Do you know how your seafood is caught?

Do you know how your seafood is caught?

Seafood is caught in Canada using a variety of fishing gear. Some are known to be harmful to the health of the ocean because they remove species indiscriminately and damage habitat.

Up to 10.3 million tonnes of sea life is unintentionally caught each year around the world, captured in nets, lines and other gear. Bycatch — the incidental capture of non-target fish — is a destructive and wasteful practice that harms many species. This includes those with threatened and endangered populations like sea birds, sharks, sea turtles, whales and fish.

A recent report from Oceana Canada analyzed bycatch in Canada and found that three gear types are associated with higher amounts of bycatch: trawls, longlines and dredges. Here’s some more information on each gear type, and other fishing methods you can enquire about to make more eco-friendly choices when seafood shopping.

Bottom trawling. This is one of the most destructive and least selective methods of fishing. It involves dragging weighted nets across the sea floor. These are often enormous and capture almost everything in their path, including vulnerable habitat. Many commercial species that are targeted by trawls can be fished using other methods that are less destructive to habitat.

Longlines. These are extremely long fishing lines with thousands of individual baited hooks branching off the main lines. They can extend more than 80 kilometres and be used either along the seafloor or closer to the surface, depending on the species being targeted. If a bird or other animal becomes hooked, it is often seriously injured or dead by the time the gear is retrieved.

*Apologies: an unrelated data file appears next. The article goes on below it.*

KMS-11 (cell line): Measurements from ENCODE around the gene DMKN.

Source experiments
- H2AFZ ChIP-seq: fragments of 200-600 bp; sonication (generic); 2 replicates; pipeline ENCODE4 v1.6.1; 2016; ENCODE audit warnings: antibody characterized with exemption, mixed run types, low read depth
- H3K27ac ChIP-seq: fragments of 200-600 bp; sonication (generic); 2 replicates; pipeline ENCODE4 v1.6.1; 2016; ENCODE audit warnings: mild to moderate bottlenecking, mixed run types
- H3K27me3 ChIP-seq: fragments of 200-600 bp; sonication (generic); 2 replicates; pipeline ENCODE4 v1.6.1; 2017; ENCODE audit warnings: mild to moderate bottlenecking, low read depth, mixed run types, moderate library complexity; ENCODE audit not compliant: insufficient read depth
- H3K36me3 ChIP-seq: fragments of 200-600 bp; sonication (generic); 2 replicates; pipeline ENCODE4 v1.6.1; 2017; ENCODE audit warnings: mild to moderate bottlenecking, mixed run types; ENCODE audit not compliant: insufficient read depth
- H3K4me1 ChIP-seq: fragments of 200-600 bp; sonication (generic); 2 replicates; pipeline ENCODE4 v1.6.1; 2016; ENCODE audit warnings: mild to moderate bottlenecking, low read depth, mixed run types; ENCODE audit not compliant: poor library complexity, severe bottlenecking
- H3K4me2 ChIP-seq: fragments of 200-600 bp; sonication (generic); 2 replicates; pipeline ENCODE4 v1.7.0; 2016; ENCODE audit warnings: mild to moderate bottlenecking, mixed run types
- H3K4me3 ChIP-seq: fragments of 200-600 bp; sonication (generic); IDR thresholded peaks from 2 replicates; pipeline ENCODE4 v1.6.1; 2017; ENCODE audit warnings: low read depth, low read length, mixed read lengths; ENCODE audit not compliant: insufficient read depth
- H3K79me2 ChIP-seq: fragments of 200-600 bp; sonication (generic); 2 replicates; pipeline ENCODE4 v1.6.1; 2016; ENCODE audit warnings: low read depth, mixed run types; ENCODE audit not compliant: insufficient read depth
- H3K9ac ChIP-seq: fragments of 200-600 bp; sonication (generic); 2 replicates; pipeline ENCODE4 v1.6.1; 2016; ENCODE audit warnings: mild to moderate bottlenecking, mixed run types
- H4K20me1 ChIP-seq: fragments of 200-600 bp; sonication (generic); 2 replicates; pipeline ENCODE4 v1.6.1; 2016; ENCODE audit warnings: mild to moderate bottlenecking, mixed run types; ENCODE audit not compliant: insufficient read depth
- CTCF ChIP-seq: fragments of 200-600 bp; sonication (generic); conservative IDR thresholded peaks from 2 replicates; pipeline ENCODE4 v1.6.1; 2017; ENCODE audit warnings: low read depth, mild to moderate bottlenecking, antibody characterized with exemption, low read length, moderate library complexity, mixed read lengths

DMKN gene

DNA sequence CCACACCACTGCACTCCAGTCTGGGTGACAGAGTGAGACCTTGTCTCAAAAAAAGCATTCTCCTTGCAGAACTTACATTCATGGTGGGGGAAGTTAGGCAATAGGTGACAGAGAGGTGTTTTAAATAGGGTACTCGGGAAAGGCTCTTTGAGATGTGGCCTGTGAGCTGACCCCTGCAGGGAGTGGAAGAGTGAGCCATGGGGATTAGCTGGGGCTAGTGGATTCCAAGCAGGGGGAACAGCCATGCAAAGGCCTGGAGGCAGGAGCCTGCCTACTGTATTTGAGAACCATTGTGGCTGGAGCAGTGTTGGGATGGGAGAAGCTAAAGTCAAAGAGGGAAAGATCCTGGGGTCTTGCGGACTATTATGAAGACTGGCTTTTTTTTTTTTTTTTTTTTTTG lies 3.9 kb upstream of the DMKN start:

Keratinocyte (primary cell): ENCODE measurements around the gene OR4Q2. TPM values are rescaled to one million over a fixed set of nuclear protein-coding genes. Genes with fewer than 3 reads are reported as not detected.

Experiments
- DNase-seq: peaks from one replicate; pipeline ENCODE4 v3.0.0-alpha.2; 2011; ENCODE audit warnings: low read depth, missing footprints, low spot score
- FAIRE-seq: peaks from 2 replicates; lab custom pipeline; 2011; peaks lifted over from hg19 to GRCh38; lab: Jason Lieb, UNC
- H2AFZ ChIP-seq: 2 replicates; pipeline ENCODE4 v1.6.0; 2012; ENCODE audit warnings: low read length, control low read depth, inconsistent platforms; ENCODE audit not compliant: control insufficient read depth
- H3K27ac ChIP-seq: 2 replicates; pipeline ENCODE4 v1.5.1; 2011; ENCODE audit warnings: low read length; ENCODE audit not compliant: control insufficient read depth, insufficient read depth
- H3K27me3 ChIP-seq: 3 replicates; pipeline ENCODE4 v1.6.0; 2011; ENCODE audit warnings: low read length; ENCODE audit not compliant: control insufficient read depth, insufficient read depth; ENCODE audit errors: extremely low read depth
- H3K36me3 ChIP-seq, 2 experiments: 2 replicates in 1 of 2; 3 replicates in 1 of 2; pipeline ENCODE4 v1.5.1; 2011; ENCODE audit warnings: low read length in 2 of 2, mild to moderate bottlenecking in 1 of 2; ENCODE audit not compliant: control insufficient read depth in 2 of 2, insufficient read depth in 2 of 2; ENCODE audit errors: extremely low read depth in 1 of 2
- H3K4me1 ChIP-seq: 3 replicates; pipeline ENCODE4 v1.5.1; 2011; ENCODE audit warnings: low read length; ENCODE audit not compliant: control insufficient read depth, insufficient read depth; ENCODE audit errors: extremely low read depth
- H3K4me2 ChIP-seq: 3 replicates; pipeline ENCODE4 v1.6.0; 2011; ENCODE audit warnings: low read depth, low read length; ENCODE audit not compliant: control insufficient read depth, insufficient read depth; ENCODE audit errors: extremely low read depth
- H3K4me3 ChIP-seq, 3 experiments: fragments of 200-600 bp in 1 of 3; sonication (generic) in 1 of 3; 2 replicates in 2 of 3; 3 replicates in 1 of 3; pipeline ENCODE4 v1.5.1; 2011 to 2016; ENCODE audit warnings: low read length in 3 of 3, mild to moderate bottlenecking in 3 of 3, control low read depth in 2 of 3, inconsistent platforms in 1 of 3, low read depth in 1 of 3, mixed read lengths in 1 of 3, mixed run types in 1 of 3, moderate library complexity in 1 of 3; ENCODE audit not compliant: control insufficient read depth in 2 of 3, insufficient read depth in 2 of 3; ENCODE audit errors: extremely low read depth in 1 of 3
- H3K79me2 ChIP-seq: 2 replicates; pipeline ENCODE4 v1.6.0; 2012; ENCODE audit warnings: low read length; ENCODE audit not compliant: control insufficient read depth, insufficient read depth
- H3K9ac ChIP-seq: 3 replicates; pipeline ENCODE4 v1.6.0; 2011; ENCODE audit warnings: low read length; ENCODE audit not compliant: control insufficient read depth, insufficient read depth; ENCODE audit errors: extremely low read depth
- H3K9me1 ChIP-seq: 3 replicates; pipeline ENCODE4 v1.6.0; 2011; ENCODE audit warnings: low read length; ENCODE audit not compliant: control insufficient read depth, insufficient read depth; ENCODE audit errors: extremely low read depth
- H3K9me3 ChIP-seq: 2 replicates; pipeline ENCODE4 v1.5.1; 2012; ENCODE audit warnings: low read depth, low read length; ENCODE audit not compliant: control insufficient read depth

Using circle hooks on longlines can reduce bycatch of turtles, while attaching streamers to lines can reduce bird bycatch. Using harpoons, hand lines, greenstick or buoy gear instead of long lines are more sustainable options that reduce bycatch.

Dredges. These are essentially large steel cages on skis that are dragged across the ocean floor. Regular dredges have large metal teeth that dig into the seafloor to lift their catch up into the basket. Hydraulic dredges shoot high-powered jets of water into the sediment to expose and scoop up the species they’re targeting. This causes changes to the sediment and associated marine life.

In shallow water, diving or using rakes, shovels, clam tubes and tongs can reduce seafloor damage. Because there are no economically viable alternatives in deeper water, habitat protection measures are important.

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